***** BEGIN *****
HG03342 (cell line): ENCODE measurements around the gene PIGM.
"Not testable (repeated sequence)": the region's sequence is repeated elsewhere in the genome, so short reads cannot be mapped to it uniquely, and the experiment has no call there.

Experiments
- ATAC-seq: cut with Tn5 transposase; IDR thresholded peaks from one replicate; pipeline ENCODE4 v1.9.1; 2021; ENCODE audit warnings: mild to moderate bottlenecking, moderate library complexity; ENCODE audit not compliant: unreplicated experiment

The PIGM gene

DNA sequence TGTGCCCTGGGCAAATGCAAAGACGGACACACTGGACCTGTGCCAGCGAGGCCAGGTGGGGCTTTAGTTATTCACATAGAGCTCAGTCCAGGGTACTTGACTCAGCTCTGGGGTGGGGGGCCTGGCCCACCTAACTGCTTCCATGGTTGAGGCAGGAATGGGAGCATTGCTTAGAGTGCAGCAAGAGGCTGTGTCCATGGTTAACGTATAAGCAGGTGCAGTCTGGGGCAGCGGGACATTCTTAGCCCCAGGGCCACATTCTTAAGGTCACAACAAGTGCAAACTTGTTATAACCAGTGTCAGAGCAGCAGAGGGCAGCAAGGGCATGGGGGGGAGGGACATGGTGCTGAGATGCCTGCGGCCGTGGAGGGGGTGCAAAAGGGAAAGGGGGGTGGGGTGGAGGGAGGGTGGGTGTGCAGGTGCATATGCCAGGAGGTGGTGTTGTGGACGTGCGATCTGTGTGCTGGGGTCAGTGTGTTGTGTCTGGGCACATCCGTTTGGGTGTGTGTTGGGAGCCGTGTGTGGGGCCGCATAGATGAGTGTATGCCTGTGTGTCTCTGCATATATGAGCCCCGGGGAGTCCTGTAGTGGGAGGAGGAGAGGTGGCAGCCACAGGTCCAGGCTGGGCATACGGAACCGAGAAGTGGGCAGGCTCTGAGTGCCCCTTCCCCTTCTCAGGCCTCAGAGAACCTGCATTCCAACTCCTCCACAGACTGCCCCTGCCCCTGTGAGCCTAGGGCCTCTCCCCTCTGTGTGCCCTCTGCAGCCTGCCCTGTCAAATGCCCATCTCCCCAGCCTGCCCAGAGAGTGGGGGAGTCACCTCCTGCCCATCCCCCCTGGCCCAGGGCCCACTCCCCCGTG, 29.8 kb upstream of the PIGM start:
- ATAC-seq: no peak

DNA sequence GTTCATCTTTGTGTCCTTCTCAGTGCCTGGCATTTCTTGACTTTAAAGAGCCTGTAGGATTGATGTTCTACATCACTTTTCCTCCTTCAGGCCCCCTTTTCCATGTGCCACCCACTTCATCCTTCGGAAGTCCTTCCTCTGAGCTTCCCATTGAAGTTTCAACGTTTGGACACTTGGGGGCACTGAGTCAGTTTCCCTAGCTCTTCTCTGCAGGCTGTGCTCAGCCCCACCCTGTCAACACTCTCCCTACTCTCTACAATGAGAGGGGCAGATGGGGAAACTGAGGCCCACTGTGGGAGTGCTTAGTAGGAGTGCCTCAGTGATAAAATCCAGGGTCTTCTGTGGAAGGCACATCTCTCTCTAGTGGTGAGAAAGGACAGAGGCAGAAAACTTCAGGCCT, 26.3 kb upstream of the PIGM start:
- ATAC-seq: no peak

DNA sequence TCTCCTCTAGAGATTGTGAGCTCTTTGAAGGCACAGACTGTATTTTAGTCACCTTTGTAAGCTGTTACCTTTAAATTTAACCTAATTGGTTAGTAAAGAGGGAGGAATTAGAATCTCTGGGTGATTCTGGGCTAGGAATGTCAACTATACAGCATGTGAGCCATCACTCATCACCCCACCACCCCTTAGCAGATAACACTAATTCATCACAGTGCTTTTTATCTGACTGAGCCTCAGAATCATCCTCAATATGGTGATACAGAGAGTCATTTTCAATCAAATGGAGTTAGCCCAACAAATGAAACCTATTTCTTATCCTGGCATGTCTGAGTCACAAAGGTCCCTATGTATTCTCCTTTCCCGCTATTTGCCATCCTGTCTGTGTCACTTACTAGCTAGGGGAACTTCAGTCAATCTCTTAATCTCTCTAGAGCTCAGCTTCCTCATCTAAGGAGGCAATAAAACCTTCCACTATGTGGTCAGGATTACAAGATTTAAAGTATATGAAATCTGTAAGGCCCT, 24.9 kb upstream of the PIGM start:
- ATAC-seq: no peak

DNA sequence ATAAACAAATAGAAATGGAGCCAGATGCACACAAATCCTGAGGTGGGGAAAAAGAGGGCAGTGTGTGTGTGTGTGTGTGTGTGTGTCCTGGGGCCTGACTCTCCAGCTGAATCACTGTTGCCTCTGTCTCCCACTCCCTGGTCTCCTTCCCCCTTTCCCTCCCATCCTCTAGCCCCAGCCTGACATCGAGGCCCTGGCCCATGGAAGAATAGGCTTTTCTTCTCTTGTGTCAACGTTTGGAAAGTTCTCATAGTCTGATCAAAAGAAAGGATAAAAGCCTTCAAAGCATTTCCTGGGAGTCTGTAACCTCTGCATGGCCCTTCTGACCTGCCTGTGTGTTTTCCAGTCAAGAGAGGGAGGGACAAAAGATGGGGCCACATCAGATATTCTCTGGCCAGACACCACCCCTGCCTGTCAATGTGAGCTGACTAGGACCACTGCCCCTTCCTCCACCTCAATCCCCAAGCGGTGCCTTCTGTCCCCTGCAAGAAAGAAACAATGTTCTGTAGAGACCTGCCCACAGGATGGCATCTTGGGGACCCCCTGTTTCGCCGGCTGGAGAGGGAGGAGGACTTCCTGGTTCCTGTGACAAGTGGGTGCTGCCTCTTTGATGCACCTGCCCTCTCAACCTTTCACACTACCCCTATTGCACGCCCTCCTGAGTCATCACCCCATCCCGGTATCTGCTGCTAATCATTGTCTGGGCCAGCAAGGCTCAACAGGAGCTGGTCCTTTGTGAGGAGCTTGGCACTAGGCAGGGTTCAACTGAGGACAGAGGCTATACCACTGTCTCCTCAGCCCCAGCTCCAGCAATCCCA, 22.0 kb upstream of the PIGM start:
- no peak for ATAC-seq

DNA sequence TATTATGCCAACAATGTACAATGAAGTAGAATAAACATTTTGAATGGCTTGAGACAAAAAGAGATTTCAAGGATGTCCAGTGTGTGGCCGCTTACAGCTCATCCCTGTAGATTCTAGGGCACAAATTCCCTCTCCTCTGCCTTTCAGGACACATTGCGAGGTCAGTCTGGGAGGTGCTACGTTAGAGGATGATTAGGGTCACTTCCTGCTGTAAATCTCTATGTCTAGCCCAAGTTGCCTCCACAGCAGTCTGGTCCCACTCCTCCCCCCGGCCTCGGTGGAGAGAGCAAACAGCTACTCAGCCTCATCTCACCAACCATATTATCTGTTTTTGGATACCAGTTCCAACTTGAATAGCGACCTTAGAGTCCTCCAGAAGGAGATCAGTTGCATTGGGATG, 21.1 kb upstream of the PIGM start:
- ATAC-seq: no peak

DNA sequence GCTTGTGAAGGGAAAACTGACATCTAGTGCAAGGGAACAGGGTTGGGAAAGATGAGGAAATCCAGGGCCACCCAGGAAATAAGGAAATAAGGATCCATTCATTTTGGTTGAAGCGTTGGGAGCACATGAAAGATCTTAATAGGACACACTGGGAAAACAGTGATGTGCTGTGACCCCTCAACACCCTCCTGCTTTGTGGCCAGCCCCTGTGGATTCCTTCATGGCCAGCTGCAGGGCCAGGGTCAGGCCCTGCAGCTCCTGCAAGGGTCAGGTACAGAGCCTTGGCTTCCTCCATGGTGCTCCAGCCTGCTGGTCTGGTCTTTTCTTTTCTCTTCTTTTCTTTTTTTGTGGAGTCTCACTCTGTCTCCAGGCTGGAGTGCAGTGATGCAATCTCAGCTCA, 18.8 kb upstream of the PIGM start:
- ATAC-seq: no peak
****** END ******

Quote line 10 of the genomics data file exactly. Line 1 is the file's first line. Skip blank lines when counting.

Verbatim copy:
DNA sequence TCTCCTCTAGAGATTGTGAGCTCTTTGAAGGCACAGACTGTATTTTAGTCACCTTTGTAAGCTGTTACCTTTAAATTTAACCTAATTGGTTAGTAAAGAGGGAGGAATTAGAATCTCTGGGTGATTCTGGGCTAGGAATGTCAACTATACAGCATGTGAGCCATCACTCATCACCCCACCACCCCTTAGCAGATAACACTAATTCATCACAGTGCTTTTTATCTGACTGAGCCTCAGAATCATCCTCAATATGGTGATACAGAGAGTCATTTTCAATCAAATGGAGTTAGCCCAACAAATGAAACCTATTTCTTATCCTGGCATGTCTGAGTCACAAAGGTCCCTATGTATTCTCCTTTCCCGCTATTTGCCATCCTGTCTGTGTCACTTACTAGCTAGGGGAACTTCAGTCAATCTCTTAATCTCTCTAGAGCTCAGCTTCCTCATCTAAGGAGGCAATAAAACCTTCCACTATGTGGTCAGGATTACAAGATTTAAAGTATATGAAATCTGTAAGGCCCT, 24.9 kb upstream of the PIGM start: